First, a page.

BERLIN — Colombia’s Dynamo Capital is looking to create a $150 million-$200 million private equity fund to invest in Latin American film, TV and animation companies.
The move points to escalating investment opportunities in Latin America, where economies are ramping up and production companies have promising potential.
It comes as DC announces key new projects: Andi Baiz’s “Roa” and Carlos Moreno’s “Que viva la musica!”
Dynamo Capital, launched in January 2008, has quickly become the leading private-sector film financing force in Colombia.
Managing a film fund of nearly $10 million that expires Jan. 2, it’s invested in two Spanish-language thrillers being shopped at Berlin: Baiz’s “Bunker,” a hot-selling thriller produced with Sanford Panitch’s Fox Intl. Prods. and Spain’s Cactus Flower and Avalon, and sold by FIP and Elle Driver; and serial killer thriller “Blind Alley,” produced by Dynamo, Spain’s Roxbury Pictures and Antena 3 Films, from scribe-turned-director Antonio Trashorras (“The Devil’s Backbone”).
Popular on Variety
Meetings are already taking place, research is being performed and materials are being distributed to create the new fund, which targets institutional investors in emerging markets, said Cristian Conti, Dynamo senior fund manager. Although the fund-raising climate is challenging, $150 million is not a very large sum in the private equity world, he added.
DC is working with Boston Consulting Group and headhunters Korn/Ferry to develop the new, larger fund’s operating structure.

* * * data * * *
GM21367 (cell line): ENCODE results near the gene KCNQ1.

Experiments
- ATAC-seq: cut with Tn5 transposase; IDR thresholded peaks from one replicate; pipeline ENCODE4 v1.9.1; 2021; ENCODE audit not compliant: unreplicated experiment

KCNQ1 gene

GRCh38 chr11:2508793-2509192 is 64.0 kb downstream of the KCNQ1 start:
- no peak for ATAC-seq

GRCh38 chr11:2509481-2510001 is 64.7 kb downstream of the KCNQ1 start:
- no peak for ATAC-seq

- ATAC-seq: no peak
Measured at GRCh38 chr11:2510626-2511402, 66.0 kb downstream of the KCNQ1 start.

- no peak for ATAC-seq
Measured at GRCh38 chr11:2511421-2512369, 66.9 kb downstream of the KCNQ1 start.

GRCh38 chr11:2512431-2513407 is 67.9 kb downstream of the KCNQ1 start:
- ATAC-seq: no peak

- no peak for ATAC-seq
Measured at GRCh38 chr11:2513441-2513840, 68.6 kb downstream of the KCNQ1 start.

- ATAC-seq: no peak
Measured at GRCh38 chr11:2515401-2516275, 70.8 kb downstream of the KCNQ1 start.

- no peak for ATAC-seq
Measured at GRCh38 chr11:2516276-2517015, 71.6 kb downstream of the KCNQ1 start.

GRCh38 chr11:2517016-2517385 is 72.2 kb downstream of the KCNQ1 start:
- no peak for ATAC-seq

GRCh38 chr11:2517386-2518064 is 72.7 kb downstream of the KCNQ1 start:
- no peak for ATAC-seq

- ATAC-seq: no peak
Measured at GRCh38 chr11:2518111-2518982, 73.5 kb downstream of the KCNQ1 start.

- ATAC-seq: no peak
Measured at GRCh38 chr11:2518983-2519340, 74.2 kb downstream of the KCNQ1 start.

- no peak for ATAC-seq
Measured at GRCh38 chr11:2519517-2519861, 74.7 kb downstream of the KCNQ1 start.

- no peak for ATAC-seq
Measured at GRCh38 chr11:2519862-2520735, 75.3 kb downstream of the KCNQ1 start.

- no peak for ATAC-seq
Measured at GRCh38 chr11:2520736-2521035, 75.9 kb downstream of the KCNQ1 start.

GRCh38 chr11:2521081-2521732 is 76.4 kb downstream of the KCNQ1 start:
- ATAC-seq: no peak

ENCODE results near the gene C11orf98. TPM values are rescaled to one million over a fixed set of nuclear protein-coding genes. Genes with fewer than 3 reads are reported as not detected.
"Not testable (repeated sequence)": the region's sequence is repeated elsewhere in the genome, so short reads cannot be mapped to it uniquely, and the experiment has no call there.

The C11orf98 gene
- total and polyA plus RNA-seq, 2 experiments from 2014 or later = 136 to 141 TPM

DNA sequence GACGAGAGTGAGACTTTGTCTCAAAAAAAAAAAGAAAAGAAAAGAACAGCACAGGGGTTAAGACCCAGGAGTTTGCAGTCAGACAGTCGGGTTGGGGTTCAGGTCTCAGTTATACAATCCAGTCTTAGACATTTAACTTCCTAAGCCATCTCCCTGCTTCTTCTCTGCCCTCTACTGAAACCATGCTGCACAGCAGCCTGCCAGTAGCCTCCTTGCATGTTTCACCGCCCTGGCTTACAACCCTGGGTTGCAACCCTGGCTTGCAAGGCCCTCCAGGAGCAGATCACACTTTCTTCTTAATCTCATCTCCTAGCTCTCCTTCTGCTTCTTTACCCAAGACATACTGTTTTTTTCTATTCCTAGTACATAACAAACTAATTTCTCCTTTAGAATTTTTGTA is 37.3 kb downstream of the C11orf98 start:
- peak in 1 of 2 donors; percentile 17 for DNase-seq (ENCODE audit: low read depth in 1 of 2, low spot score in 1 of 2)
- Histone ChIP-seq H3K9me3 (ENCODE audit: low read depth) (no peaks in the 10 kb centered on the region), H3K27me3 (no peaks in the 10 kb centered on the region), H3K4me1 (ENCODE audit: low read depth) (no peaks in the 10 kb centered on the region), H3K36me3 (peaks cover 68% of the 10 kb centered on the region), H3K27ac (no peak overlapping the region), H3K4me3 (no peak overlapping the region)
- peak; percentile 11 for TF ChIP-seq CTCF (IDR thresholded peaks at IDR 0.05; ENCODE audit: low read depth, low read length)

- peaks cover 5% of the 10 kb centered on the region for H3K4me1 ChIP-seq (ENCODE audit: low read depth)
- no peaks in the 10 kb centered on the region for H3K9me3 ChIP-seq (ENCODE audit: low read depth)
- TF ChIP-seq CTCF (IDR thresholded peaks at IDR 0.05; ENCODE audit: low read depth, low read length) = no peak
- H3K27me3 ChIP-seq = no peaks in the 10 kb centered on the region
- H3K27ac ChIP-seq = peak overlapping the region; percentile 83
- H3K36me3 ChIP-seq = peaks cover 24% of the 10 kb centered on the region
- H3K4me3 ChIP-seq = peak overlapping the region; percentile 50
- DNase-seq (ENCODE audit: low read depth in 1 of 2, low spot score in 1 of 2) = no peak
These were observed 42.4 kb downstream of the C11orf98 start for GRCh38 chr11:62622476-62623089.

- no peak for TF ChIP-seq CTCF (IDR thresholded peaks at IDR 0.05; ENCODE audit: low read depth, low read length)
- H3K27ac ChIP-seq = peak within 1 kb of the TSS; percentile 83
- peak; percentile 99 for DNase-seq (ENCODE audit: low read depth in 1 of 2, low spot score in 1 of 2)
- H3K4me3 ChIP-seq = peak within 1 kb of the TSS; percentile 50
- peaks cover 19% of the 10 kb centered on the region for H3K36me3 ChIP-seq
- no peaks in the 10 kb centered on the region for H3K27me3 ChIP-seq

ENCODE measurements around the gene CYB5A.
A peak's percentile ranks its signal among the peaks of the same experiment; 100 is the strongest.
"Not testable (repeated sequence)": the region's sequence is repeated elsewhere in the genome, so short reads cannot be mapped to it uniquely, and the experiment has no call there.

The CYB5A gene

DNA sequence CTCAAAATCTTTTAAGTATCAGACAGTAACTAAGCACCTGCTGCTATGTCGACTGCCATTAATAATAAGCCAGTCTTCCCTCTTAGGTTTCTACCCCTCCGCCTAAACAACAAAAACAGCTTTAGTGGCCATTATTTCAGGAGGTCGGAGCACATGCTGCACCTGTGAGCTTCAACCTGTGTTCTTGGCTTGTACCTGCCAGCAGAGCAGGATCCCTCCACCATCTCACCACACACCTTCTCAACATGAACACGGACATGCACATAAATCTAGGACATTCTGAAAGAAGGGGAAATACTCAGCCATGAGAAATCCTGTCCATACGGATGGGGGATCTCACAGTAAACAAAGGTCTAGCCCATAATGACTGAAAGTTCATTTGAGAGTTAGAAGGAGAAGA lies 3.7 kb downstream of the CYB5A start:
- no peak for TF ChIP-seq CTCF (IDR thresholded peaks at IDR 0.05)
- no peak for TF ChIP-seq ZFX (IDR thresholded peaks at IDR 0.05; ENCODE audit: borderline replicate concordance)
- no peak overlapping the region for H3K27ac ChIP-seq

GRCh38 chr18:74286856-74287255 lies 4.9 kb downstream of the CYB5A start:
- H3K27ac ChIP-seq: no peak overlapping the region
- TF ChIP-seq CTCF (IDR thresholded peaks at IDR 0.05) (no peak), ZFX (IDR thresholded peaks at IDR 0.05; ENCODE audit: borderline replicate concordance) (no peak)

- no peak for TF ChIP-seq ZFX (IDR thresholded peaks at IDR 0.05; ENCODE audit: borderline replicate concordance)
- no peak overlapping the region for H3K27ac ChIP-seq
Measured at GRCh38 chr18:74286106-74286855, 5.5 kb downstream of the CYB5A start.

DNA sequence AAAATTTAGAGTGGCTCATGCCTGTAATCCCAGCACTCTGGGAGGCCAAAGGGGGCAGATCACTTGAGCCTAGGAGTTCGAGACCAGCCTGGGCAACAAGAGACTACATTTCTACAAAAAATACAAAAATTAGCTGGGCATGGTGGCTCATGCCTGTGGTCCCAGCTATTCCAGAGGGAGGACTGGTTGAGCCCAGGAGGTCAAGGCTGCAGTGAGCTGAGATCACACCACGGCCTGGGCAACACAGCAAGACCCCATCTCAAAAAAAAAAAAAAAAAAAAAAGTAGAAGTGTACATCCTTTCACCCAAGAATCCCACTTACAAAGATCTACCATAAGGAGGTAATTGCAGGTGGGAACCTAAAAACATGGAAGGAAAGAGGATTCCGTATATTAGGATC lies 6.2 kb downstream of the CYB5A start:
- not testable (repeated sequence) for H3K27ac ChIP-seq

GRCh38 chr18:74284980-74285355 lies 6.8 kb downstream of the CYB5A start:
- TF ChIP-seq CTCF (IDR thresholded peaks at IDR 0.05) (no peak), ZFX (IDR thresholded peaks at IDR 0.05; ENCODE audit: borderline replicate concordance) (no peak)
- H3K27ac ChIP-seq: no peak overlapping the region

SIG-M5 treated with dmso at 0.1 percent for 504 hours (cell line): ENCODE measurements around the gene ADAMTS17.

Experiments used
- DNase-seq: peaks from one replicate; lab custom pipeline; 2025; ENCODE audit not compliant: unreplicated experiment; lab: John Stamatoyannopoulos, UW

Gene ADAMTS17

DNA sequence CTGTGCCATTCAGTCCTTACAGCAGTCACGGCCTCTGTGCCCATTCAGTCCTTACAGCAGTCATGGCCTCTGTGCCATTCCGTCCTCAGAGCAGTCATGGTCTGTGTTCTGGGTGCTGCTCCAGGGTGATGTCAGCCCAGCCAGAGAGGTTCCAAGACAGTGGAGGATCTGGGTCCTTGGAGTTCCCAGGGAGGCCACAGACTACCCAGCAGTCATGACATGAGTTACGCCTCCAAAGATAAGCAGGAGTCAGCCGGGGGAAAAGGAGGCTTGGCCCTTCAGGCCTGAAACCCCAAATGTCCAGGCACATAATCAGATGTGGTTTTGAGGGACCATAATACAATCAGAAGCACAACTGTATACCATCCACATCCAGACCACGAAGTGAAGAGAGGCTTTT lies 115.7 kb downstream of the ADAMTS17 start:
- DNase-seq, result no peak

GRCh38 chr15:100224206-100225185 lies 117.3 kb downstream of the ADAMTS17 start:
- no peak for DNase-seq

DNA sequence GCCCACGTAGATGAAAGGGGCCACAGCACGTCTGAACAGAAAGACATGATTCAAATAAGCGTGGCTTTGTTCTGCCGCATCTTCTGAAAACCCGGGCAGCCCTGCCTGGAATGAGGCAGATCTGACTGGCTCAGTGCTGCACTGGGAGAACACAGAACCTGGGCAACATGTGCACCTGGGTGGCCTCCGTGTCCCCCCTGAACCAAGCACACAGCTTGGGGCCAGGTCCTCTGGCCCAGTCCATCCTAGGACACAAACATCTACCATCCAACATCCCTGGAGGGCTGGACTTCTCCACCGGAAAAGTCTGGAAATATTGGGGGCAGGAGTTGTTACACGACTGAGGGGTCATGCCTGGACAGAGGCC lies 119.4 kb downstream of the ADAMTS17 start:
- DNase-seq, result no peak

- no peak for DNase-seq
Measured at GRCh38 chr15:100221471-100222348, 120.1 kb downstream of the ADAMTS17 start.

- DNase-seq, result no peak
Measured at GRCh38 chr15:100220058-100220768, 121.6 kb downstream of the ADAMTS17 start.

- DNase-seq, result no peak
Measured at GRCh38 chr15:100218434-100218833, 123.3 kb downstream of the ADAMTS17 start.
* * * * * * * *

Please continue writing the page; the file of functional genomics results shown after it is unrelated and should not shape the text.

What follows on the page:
DC will continue backing Ibero-American co-productions, Conti said.
“Investing in content first, then flipping that investment into equity shares is a sensible strategy because it provides in-depth due diligence for the investor,” Conti added.
DC would aim to own key film, TV and animation companies across Latin America, creating what Conti called a “ministudio.”
Its gameplan reflects market realities including exploiting opportunities for synergies, the financial world’s new enthusiasm for emerging markets, Latin American companies’ lack of business experience and an appetite for content.
“In an emerging market environment, where more channel licenses are being given, content’s always required,” Conti said.
As for its new new projects, “Que viva la musica!” is an adaptation of Andres Caicedo’s 1976 novel.
The pic, “a Colombian kind of ‘Trainspotting,’ and an upside-down coming of age story,” according to Conti, charts an upper-class Cali girl’s joyous descent into drugs, sex, nightlife, excess and salsa.
Dynamo is courting potential partners for the pic in Venezuela, Argentina and Spain. Ana de Armas (“Sex, Party and Lies”) is in talks to star, with a shoot scheduled to begin in the fourth quarter.
“Roa,” said Conti, is “a Colombian ‘JFK,’ ” pinpointing a seminal moment in Colombia’s history: the assassination of presidential candidate Jorge Eliecer Gaitan, a charismatic liberal, in 1948.
The pic, written by Baiz and Patricia Castaneda, centers on the alleged killer, Juan Roa, a 26-year-old loser with delusions of grandeur.